I walked in through the dining room doorway and scooped up my wife in my usual bear hug, twirling her around a full 360 degrees before putting her down gently. I kissed her on the end of her pointed Roman nose and then jumped up onto the counter and sat beside the stove. Leaning over the burner, I lifted the lid of the stewpot and took a deep whiff of the meal she was preparing. She hated when I did that, and always scolded me about teaching Gabriel my bad habits!
“OH MAN, I’m starving babe, this really smells great though! What is it?” I asked enthusiastically.
“GET DOWN FROM THERE PATRICK! How many times do I have to tell you that Gabriel copies everything you do? You don’t want me to have to take him to the Emergency Room again, do you? Once is good enough for today, thank you very much!” Michelle said, scolding me. I hopped down quickly, doing as I was told. “Sorry honey, my bad,” I apologized.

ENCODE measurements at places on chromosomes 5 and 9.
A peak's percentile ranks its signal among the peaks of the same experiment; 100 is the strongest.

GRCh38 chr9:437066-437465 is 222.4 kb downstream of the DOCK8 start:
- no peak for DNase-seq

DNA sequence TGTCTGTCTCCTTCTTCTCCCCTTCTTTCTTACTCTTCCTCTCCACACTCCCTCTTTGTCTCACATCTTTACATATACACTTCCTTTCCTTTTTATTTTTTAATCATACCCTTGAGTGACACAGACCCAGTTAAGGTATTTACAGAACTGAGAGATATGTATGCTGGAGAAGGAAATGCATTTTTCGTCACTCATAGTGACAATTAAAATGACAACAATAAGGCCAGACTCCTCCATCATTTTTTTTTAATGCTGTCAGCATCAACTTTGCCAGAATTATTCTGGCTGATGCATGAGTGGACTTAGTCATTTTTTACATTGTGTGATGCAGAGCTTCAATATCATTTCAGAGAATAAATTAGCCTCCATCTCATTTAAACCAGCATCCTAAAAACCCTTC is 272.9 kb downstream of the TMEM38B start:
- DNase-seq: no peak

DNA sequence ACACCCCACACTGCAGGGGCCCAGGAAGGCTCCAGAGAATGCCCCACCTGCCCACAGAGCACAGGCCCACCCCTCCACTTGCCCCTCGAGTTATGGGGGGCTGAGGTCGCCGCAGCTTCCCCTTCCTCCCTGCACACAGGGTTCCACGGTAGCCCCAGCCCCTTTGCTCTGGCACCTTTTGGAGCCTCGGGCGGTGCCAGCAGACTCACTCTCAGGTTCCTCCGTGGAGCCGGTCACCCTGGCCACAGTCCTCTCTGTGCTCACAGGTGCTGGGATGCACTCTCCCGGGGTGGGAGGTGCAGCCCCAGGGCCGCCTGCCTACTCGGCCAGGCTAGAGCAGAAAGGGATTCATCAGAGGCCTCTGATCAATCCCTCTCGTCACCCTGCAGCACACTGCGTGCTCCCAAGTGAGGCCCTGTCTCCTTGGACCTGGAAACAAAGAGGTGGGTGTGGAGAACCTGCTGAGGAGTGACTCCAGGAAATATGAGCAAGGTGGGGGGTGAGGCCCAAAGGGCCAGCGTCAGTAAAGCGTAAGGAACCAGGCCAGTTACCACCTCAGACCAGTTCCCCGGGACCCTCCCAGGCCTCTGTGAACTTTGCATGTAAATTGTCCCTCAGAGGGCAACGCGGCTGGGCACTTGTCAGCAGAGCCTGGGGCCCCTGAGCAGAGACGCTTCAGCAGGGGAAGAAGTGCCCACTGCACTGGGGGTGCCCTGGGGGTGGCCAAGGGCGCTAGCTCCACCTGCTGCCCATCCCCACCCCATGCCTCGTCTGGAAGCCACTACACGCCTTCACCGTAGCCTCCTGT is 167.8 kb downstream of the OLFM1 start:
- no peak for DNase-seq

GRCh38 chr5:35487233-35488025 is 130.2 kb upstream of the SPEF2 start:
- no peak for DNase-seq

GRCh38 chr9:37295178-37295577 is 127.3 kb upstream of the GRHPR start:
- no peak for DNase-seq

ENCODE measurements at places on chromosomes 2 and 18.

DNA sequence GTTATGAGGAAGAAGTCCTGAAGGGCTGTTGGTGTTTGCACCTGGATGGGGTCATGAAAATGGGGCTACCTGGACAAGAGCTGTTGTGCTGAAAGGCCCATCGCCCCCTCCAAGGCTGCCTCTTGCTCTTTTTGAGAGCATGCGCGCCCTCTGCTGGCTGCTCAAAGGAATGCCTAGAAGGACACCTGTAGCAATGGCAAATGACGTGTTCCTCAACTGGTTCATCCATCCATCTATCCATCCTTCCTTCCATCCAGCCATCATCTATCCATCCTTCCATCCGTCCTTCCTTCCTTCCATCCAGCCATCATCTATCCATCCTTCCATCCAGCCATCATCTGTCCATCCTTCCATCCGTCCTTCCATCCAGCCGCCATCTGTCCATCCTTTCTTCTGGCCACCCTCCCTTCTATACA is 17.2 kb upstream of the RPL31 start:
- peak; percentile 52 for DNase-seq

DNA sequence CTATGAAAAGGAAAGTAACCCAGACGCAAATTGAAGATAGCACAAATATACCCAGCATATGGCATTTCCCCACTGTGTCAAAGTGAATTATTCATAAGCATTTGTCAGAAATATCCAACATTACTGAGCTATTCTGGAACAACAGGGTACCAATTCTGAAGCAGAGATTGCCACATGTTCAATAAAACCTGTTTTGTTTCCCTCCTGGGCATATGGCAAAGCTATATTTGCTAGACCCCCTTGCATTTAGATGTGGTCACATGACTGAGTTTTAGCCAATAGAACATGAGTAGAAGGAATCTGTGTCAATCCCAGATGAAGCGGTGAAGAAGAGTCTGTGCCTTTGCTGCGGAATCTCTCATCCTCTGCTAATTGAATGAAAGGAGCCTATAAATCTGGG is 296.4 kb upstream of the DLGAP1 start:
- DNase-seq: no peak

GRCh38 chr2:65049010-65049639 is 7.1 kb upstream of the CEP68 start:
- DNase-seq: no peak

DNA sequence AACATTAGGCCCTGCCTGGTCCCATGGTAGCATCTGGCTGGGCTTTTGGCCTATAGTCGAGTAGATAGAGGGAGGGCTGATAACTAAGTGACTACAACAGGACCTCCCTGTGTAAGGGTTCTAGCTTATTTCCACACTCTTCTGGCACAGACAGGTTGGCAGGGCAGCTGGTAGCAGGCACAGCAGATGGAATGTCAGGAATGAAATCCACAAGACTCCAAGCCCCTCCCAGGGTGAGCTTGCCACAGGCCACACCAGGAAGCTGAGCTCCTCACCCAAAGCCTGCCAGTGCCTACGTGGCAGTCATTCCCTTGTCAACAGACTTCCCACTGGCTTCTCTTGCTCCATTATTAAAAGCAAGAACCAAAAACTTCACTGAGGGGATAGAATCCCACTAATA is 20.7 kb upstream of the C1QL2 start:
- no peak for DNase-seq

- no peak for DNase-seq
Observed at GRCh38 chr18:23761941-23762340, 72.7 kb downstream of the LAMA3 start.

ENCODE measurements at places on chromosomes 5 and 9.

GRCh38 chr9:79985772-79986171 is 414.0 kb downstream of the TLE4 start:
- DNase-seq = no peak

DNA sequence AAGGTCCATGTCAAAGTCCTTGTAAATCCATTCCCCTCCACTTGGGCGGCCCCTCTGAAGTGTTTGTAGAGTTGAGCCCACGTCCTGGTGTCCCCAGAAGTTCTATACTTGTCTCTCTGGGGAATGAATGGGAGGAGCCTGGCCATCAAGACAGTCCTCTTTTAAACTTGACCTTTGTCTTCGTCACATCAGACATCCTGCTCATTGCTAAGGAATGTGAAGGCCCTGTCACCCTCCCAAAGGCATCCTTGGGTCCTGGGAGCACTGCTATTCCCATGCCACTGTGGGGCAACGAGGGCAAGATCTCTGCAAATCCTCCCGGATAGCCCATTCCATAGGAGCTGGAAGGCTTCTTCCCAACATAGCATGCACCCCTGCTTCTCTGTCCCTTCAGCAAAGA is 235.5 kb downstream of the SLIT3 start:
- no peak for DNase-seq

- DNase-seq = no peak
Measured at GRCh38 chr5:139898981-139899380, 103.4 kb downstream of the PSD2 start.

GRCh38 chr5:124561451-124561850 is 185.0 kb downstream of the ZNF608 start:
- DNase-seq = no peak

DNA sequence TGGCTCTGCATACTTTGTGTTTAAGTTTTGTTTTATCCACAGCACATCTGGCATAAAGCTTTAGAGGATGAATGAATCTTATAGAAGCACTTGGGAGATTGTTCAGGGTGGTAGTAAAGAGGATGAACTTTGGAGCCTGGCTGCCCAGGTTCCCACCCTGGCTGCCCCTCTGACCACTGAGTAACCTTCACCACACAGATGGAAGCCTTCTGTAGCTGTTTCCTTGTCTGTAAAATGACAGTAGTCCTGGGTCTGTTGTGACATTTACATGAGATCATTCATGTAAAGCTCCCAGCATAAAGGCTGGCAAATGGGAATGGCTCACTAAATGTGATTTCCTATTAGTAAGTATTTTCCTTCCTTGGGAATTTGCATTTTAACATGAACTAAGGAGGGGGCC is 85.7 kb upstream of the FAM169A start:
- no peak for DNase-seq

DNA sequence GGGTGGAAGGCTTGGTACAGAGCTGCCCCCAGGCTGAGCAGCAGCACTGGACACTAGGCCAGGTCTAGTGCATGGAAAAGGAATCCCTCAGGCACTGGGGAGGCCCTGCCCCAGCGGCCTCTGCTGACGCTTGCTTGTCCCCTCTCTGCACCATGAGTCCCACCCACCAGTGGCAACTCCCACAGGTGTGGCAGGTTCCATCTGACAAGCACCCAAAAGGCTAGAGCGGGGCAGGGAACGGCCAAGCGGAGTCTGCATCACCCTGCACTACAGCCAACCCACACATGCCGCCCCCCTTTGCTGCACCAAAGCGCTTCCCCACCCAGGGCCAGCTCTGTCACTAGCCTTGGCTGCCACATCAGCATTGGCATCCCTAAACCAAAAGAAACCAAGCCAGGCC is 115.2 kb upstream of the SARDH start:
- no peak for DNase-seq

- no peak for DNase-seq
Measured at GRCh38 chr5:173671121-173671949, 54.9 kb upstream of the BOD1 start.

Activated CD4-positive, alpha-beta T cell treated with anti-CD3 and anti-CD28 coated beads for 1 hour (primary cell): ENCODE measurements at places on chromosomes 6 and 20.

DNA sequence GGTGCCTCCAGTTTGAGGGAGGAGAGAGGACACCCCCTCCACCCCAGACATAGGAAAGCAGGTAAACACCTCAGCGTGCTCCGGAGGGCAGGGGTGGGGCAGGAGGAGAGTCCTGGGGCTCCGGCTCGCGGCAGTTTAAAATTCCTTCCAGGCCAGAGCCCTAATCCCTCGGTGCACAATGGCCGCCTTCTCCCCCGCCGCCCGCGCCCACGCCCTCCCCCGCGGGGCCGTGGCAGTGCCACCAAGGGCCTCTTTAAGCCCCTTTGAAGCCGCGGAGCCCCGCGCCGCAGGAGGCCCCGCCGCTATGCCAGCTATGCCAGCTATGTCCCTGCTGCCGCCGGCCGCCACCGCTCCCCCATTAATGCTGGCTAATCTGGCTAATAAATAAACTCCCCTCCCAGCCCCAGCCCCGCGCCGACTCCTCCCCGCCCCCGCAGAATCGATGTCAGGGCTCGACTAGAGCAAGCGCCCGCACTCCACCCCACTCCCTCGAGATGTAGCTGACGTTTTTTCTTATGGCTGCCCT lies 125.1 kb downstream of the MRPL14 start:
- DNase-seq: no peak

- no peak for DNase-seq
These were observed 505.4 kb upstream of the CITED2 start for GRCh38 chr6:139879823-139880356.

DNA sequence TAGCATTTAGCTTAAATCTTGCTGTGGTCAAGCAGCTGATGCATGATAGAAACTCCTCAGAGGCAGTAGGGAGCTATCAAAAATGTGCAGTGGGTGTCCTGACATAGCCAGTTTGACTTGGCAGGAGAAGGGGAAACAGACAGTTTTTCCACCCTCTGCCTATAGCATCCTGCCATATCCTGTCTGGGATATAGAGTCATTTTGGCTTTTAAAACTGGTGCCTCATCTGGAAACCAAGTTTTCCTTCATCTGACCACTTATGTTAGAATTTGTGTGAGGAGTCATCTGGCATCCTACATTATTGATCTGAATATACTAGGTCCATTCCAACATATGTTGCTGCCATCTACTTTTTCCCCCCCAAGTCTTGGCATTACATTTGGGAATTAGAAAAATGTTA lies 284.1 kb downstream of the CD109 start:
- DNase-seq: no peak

“Yeah, well…”
“So what’s in the pot?”
“It’s Mulligan Stew,” she answered.
“Do I like that?”
“You will. Why don’t you go wash up and I’ll call you and Gabriel when it’s ready, OK?”
”Sure. Hey, why did he have to go to the doctor today?" I asked.
            Michelle tensed up visibly and I could sense that she didn't want to have another ‘discussion’ about the frequent doctor visits. I tried to keep it light but I was worried that she was overreacting every time the little guy had the sniffles. I assumed it was because of our stillborn daughter, Rebecca. I really didn't want to upset her any more, but goddamn it, this had to stop. It wasn't healthy for anyone, for her, for me, for Gabriel, for anyone. I really wanted us to see someone, maybe through the church, and get some help, but she was pretty stubborn, especially when she got her Irish up. 
Oh, he just had trouble getting up this morning, that's all. And he had another bad nose bleed too. I wanted to check that out. Besides, we have good insurance honey, and everyone at the HMO is really nice. I just wanted to make sure, OK?"